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Air Force leaders support C-130J program<

by Staff Sgt. Melanie Streeter
Air Force Print News

7/28/2004 - WASHINGTON  -- Air Force officials are standing by the C-130J Hercules as the aircraft prepares to join the fight, despite a recent Department of Defense inspector general report criticizing the program.

The Air Force fully endorses the C-130J, senior Air Force acquisitions officials said. The program is one of Air Mobility Command's top priorities and the aircraft is currently planned to be ready for combat deployment by the end of 2004.

In fact, the C-130J already is supporting combat missions in Iraq as part of the United Kingdom's Royal Air Force, said Col. Paul Stipe, the deputy director of global reach programs for the Air Force.

"This aircraft was developed by Lockheed Martin at its own expense, and the company contributed more than a billion dollars of its own money to develop (the C-130J) for the commercial market," Colonel Stipe said. "And they were successful. They sold it to the United Kingdom, to Italy, Australia and Denmark. In fact, the United Kingdom purchased it before the United States.

"There are two basic ways to buy an aircraft," said Colonel Stipe. "One way is to pay a company to develop an aircraft that meets your needs from scratch. This way, the Air Force pays for all the research and development and all the modifications. The other way is to buy an aircraft commercially developed and then adapt it to Air Force needs. With the C-130J, the commercial route was more advantageous.

"With the commercial route, the Lockheed Martin development investment of over $1 billion is shared by the myriad of users and not just by the DOD. Another advantage was that they could deliver the first planes faster," he said.

The first aircraft were delivered in 1999. The Air Force then took the next step, testing the aircraft and integrating the military capabilities onto the commercial aircraft.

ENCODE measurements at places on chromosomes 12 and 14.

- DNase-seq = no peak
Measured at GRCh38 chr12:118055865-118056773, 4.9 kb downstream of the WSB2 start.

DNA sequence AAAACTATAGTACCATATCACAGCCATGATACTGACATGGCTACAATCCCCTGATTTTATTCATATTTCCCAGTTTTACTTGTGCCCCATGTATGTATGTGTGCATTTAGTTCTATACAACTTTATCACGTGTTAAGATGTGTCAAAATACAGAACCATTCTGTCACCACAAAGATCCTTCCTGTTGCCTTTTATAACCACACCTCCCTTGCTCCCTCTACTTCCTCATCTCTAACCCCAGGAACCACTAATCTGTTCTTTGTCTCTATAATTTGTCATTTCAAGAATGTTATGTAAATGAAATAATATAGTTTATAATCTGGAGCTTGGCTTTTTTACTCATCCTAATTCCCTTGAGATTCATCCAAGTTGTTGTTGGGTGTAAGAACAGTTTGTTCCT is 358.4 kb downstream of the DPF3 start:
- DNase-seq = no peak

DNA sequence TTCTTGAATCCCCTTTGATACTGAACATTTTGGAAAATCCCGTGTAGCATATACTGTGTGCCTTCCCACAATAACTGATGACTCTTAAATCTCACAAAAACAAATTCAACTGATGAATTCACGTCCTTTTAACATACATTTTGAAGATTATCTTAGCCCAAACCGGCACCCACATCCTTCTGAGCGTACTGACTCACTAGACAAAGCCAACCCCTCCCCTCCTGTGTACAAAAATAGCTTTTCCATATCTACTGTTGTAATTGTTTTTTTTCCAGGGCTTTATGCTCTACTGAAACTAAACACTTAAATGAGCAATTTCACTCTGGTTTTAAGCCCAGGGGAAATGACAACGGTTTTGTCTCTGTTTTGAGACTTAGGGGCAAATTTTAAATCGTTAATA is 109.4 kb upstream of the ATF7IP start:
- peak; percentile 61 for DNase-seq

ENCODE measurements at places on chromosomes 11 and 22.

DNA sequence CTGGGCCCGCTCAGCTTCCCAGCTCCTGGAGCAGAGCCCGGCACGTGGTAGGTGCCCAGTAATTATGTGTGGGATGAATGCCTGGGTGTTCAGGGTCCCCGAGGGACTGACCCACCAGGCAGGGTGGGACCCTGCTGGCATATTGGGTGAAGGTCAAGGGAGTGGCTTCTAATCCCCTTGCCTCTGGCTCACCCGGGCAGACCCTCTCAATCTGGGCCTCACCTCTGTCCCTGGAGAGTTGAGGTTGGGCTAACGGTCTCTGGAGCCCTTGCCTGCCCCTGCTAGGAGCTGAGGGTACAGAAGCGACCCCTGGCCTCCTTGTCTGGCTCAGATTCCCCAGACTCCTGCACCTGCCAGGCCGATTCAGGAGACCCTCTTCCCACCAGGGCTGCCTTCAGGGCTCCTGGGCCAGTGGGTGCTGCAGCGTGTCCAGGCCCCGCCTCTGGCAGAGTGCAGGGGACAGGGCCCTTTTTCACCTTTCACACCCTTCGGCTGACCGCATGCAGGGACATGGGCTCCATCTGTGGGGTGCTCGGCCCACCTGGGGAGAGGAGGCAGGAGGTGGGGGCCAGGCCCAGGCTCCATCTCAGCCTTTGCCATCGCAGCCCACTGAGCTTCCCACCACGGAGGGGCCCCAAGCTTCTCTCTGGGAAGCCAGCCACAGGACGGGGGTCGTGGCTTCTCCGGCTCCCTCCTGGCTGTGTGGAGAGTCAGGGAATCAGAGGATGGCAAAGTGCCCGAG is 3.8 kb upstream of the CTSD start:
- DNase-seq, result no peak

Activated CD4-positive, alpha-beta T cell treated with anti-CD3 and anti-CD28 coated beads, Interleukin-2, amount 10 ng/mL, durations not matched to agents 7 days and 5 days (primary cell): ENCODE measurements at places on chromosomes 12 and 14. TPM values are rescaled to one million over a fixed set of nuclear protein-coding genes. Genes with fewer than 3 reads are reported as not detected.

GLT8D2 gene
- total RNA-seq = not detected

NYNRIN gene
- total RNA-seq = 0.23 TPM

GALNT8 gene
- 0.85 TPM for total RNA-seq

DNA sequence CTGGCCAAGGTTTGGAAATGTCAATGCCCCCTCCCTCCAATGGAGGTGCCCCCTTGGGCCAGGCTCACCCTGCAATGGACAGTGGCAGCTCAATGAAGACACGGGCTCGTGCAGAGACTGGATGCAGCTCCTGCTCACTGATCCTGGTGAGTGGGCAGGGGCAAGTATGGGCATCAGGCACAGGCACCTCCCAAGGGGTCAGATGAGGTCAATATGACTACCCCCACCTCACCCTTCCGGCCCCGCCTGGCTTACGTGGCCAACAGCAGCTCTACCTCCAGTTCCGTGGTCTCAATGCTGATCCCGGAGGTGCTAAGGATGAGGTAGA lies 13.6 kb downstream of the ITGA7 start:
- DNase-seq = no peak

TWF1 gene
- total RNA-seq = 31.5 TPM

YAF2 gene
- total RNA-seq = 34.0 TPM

"Through testing, we've really been able to wring out the aircraft for its diverse missions," said Colonel Stipe. "As part of this process Lockheed has invested at least another $100 million in upgrades and fixes. Through all this, we are confident that we will deploy the C-130J to combat areas by the end of this year."

While the outside of the aircraft looks no different than previous models, the inside is a whole new animal, according to Lt. Col. James Dendis, acquisitions deputy chief of tactical airlift, special operations forces and trainer division.

"This looks like the older C-130s, but only on the outside," he said. "The avionics have been updated throughout, and the aircraft is arguably more complex now than our C-17 Globemaster III large cargo aircraft. It is a phenomenally complex, computer-driven, high-tech airplane."

When all of the bugs are worked out, it will be a lot easier to maintain than the older versions, said Colonel Dendis, because the computer test equipment makes troubleshooting and repairs simpler.

"The pilots love it, and the maintainers love it," Colonel Stipe said. "It's designed to be very easy to work on."

Leaders are confident the aircraft will rapidly become a valuable asset to the 21st century Air Force, despite early challenges.

"Initial rounds of operational tests showed more work was needed to bring the plane up to our very demanding standards," said Gen. John Handy, commander of U.S. Transportation Command and AMC. "The work to convert this aircraft for military use is scheduled or already completed.

"The Air Force . is confident that the C-130J will more than prove itself in global mobility operations," he added.

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